Nintendo does what SEGA...does
In 2001, many die hard SEGA fans cried out in sadness. SEGA announced that they would no longer be making consoles of their own, but instead would become a third party developer and would make games for all consoles. This included their former arch rival Nintendo, and veterans of the 90’s console wars shuddered. “Sonic on a Nintendo console!? Blasphemy,” they would say. Over 20 years have passed since SEGA’s decision and Sonic has had a very interesting ride on Nintendo systems. Some have been great (Sonic Advance), others have not been so good (Sonic Boom: Rise of Lyric). To be clear this piece is going to focus on games that were initially released on/for Nintendo consoles ONLY. No compilations (sorry Sonic Gems) or titles that were released for all major consoles (again, sorry Sonic Mania). With that in mind, let’s look at Sonic’s first outing on a Nintendo system, the Game Boy Advance.
Game Boy Advance
While not the first time the blue blur was on a handheld, the Sonic Advance games for the GBA showed promise for Sonic. With the first game to come out in 2002 the series was very well received and all three titles have great Metacritic scores. As to why they were so well received it was mostly because these games were newer 2D Sonic titles. Since the GBA was technically a 32-bit system the games looked gorgeous and the sprite work was impeccable. THQ developed the games and some argue it’s some of the best work they have ever done. It was a good transition to the GBA for Sonic and in Sonic Advance 3 a new mechanic was introduced with Teams. Think like back in the Genesis games where Tails can tag along, except in Advance 3 you could have any team member you wanted and new abilities would be yours to use. Besides the Advance games the other title worth mentioning is Sonic Battle which came out in 2004. This title is different because it’s an arena style brawler where you fight other characters. While this isn’t Sonic’s first foray into the fighting genre, it was definitely odd to see a brawler like this on the GBA. This game did get mixed reviews, but was much better received than the GBA port of the original Genesis game. Which we won’t talk about here.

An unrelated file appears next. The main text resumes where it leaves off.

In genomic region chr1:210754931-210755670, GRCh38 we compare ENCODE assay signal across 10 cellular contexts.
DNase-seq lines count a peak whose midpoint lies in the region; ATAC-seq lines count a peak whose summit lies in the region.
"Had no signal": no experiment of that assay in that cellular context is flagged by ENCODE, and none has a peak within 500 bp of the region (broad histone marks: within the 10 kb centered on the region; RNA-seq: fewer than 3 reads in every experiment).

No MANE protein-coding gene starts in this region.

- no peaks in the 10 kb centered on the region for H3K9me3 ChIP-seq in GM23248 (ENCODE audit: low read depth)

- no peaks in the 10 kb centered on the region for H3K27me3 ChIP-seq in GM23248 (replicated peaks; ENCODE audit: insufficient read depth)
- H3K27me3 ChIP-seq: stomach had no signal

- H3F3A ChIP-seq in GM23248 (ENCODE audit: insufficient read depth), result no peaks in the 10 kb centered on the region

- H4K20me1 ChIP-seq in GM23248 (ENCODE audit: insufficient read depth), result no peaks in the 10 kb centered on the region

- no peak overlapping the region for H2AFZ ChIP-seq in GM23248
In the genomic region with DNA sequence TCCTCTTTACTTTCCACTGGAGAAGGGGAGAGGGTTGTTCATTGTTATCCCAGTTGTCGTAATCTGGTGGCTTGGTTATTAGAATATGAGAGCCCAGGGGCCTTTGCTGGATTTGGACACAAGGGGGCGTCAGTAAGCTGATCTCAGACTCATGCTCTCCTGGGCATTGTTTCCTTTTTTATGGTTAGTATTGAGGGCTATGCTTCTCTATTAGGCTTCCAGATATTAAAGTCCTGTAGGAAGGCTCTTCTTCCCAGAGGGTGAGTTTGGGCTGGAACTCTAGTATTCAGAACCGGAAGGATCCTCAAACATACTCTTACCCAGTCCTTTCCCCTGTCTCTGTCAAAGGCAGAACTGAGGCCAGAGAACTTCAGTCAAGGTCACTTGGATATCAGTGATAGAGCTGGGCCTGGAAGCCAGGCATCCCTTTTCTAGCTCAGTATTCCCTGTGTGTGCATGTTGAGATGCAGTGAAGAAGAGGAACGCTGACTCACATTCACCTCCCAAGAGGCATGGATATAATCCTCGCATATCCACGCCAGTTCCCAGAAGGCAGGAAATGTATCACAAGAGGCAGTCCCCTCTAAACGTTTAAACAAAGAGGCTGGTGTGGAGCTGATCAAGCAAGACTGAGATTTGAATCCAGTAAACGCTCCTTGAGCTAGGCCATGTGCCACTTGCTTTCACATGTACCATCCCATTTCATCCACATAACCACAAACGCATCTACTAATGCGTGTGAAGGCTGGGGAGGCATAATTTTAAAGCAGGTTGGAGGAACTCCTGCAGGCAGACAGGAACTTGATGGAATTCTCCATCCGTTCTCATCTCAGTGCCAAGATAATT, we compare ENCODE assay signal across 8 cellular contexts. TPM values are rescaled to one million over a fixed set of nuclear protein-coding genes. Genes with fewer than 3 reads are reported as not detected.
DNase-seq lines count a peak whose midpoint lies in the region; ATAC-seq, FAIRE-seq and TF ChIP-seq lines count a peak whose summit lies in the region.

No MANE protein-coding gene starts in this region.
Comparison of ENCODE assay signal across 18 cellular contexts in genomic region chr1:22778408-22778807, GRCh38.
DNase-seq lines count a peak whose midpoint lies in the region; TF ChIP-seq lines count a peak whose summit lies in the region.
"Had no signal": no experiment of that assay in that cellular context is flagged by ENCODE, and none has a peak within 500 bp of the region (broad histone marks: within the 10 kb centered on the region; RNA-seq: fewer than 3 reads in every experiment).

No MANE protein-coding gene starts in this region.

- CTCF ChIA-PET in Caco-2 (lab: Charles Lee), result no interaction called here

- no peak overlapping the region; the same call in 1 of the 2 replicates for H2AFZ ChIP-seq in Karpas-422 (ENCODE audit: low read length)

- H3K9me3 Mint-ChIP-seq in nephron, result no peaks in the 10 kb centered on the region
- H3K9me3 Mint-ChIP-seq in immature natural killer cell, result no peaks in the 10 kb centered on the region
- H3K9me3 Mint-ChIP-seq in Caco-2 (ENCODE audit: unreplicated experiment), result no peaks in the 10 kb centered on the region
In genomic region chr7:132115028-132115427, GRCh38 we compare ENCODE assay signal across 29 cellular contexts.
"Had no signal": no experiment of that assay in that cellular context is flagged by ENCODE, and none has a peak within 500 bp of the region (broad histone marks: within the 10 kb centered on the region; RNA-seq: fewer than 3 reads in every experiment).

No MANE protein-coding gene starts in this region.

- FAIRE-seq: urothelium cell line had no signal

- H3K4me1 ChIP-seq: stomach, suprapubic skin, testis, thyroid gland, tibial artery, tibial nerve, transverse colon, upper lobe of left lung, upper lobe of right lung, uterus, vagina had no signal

After SEGA made the announcement about leaving the console business, you could imagine the shock from SEGA fans when it was announced that an updated version of Sonic Adventure 2 would be a GameCube exclusive. Sonic Adventure 2: Battle was marketed for the game’s multiplayer aspect as new modes and character skins were added to the GameCube version. The graphics were also given a bit of an upgrade but a main complaint was the camera controls. While many gamers liked Battle, critics were tougher on it. Same can be said for Sonic Adventure: DX Director’s Cut. While it’s great that both Adventure games are now on the GameCube, with new features for the Chao Garden and GBA features, not much was done to fix the voice acting or the dated camera controls. Still it was a solid outing and, fun fact, Sonic’s first game that spanned all the major systems at the time, came out on the GameCube first. Sonic Heroes was released on the GameCube on January 6, 2004 while the PlayStation 2 and Xbox wouldn’t see the game until January 27th. Kinda funny how Nintendo got the game first huh?
The DS only saw 3 Sonic titles, and while 2 are true to form Sonic games, the other is something new entirely. The games in question are Sonic Rush, Sonic Rush Adventure and Sonic Chronicles: Dark Brotherhood. The Rush games, like the Advance games, go back to classic 2D style Sonic gameplay. What makes these games a standout is that the games utilize both screens of the DS so that no space goes unused. Meaning if Sonic was running on the lower screen and would get launched to the top the action would continue on the top screen. The Rush games would do pretty well in the eyes of both fans and critics for its visuals and 2D gameplay. Outside of the clever way to use the screens, the games also featured a new character, Blaze the Cat, who was also playable. The story is that Sonic gets transported to her dimension and helps her out with her version of Dr. Eggman. Sonic Chronicles is an entirely new entry in the series for it’s a turn based RPG that was developed by BioWare (the makers of Mass Effect). The game got mixed reviews, mostly because people thought the game was way too easy for a turn based RPG. Chronicles remains the only RPG Sonic ever starred in to this very day.